No power steering either. Such niceties add weight to a car and when you're racing you don't want to add any more weight than you need. You wouldn't run a marathon with bags of groceries in your hands would you? So why add weight in a racecar. The amount of upper body strength needed to handle the wheel is extraordinary. The muscles in the neck are stressed to their limit. Shake hands with any race driver and two things should stand out. Their grip will be very firm and their neck will be quite large. How can it not be?

People argue that there's no athletic prowess needed in Formula One or in racing at all for that matter; they argue that the car is what makes the difference. Not true. Look at McLaren and their ace driver Kimi Raikkonnen. He's got the talent and the skill to drive the car to the limit and beyond. Put him in a bad race car and he'll drive it as hard as he can and make a differrence. Last year's race at Imola was proof of that. Driving a car for that long is hard enough; driving it with major problems is harder still. When you race at over 100 MPH with nothing protecting you but a few inches of metal skin, you have to be bold and skilled. To see this exemplified, tune in to the race this weekend on CBS.


Thursday, May 25, 2006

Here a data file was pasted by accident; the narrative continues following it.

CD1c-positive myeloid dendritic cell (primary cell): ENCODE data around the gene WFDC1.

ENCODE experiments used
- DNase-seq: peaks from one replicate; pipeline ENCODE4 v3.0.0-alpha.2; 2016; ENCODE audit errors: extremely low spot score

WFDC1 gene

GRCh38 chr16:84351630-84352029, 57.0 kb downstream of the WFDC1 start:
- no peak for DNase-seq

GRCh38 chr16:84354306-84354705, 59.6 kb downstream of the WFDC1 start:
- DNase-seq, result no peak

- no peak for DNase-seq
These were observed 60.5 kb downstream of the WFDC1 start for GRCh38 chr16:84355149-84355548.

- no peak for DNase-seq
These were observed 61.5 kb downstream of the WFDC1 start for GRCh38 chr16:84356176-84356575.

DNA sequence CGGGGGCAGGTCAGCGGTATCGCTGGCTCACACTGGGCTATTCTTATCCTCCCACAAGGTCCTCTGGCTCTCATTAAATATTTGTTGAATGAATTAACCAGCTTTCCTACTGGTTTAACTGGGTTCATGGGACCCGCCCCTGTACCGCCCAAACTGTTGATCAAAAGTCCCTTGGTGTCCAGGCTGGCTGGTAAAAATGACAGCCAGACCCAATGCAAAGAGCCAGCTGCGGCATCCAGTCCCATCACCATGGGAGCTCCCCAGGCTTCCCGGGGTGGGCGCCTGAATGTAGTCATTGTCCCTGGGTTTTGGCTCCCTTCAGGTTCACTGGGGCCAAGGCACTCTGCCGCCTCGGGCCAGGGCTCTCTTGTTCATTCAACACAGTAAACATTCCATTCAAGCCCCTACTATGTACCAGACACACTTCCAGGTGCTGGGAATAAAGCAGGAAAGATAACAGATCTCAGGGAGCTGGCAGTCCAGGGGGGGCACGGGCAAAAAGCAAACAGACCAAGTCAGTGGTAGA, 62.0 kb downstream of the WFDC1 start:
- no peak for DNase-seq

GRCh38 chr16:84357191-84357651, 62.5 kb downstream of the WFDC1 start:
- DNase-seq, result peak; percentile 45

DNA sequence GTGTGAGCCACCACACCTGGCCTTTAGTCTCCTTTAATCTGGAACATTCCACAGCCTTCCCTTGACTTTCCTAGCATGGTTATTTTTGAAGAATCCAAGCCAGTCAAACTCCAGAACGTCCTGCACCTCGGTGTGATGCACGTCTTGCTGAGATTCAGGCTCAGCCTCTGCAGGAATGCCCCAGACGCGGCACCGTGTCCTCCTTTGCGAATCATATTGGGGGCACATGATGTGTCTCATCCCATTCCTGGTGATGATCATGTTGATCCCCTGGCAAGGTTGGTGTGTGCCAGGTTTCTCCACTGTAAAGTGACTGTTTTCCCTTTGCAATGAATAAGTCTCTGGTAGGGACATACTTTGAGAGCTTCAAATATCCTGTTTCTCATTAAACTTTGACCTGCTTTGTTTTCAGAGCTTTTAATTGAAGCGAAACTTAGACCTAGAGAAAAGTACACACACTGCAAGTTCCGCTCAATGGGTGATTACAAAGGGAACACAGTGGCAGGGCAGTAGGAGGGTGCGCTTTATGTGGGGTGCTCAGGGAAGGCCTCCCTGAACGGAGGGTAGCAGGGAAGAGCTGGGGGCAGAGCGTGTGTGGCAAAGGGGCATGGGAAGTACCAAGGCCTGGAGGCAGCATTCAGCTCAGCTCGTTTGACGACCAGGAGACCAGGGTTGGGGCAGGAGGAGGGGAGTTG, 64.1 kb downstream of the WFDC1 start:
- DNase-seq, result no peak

Low Ego? Yeah Right!

Have you seen the new commercial by Volkswagen for their new Passat? I'm sure you have. It's the one where a couple are driving around town in their Passat as people in high end cars such as thinly veiled Bentleys, Vipers, and Mercedes SLK's. As the happy couple drives by, the drivers of these cars are shown to be leaning out of their vehicles with megaphones explaining why they have the car they do. They shout boisterously about how, "My daddy didn't hug me as a child," or "This makes up for my shortcomings" or any other such ridiculous statement. And once again we see that those of us in higher end autos are being slighted.

Volkswagen and it's customers are more than welcome to make such statements. There's nothing wrong with them wanting to express their opinion. But for them to state that Their cars have 'low ego emissions' is in itself a sign of some egotism. Study psychology even briefly and you will learn that ego is one of the main concepts almost 'built' into a human's psychological make up. Think of it as being Microsoft Windows and how it is loaded into virtually every computer that you purchase (except Apples because.... well.. their 'special'). For the Volkswagen people to imply that high-end owners are insecure, rich snobs; well... once again they are generalizing. Sure there are drivers out there who drive 'bling-bling' cars for the sake of showing off. These are the people you see out there primping and preening as they drive down the road. Bass rocking the windows of their car and those unfortunate enough to drive next to them.